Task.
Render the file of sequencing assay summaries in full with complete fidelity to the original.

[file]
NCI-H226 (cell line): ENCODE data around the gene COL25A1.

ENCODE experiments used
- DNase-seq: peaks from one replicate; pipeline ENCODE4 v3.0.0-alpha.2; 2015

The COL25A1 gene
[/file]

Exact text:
NCI-H226 (cell line): ENCODE data around the gene COL25A1.

ENCODE experiments used
- DNase-seq: peaks from one replicate; pipeline ENCODE4 v3.0.0-alpha.2; 2015

The COL25A1 gene